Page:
We here at Oceana extend our sympathy to the victims and their families. We can only hope that the tragedy ends here, and does not have a lasting impact on the underwater inhabitants of Giglio Island.
Our crew aboard the Ranger spotted this charming seabird near Spain’s Gibraltar Strait.
Puffins feed by diving for fish underwater, using its strong wings to swim. They breed in large clifftop colonies, and the puffin parents take turns incubating the egg.
Puffins eat only a few species of fish, including capelin. As a result, commercial capelin fisheries in Canada, Norway, Iceland and Russia pose a threat for Atlantic puffins. Capelin are mainly used for fish meal and oil industry products.
Check out a slideshow of stunning photos from this year's Ranger expedition so far!
News from the deep: Oceana's crew aboard the Ranger has discovered a previously undocumented coral reef in the Alboran Sea in the high seas of the Mediterranean.
The reef, which is located more than 1,300 feet below the surface and covers over 1 million square feet, is formed primarily by white coral. With this discovery, Oceana with be able to glean additional data from the reef to support our efforts to declare new marine protected areas in the Mediterranean.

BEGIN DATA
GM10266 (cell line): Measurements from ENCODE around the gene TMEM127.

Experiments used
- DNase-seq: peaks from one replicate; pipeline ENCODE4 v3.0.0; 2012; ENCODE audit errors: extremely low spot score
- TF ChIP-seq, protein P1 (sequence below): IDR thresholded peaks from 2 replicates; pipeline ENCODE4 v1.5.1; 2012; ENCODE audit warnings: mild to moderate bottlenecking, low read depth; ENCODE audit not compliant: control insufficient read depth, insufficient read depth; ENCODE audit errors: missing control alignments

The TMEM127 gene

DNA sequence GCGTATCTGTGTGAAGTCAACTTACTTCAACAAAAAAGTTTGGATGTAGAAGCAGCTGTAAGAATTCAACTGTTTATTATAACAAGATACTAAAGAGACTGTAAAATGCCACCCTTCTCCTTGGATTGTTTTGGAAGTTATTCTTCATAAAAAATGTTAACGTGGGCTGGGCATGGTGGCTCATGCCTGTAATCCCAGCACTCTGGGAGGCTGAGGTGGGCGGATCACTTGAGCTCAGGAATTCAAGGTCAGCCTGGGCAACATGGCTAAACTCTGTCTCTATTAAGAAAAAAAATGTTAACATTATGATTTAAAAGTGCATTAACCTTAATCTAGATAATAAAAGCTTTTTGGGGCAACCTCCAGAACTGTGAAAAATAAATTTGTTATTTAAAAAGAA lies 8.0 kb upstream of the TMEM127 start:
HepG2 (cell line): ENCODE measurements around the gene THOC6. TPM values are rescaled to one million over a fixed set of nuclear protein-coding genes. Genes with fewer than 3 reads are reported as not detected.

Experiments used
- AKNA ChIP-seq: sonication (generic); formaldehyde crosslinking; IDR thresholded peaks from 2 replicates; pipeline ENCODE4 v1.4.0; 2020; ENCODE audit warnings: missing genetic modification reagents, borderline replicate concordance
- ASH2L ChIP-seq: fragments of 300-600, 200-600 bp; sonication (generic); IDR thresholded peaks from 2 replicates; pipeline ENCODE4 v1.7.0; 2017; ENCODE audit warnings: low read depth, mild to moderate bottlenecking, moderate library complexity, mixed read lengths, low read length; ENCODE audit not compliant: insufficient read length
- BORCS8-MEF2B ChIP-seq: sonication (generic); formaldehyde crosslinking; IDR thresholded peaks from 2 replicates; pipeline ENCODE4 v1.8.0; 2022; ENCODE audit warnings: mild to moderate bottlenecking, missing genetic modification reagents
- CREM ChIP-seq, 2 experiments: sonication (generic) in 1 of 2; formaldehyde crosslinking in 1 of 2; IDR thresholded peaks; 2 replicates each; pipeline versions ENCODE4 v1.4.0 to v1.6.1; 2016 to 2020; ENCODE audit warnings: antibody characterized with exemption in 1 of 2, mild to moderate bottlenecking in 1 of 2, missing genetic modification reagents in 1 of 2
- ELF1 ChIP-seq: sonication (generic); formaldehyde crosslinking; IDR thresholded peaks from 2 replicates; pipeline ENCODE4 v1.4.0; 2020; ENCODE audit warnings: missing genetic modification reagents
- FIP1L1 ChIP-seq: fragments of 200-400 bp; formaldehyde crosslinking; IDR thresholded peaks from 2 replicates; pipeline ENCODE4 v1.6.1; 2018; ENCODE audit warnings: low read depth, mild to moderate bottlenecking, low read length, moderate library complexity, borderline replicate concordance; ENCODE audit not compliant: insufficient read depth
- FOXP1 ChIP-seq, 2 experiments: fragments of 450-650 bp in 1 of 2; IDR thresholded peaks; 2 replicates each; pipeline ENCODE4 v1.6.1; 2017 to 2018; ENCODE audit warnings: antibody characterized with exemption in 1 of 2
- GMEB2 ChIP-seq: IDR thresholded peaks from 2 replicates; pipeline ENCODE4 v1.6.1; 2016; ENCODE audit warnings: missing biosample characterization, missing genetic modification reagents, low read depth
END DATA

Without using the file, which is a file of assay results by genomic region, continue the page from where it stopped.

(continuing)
Coral reefs are the backbone of many marine ecosystems, and deep-sea corals area among the most vulnerable. Tragically, many reefs are destroyed by bottom trawling, a fishing technique akin to clear-cutting that devastates coral reefs and creates seafloor wastelands devoid of life.
And coral reefs aren’t the only habitats that suffer. The area around the newly discovered reef is flourishing with other important habitats including gorgonian gardens and rare glass sponge fields. In order to protect this region, Oceana is planning to present the data to the Barcelona Convention in the near future, pressing officials to list it as a protected area.
Exciting news from across the pond: Oceana scientists, along with scientists from German and Italian universities, have identified carnivorous sponges in the deep waters of the Mediterranean in Spain and Italy.
Although the species, Asbestopluma hypogea, was first discovered in the 1990s, very little was known about it until recently. Oceana’s research vessel, Ranger, made crucial discoveries about the sponge’s habitat using an underwater robot (ROV) during its 2007 and 2010 expeditions.
Asbestopluma hypogea is no ordinary sea sponge. Most sea sponges obtain nutrients by filtering tiny food particles out of the surrounding water as it flows past the sponge – but not Asbestopluma hypogea. This tiny carnivorous sea sponge has adapted to life in areas where food is scarce. They capture small crustaceans using filaments covered with hook-like spicules, taking more than 10 days to finish each meal. And that’s despite having no digestive tract, limited mobility and being very tiny (between 1 and 1.5 centimeters). How cool is that?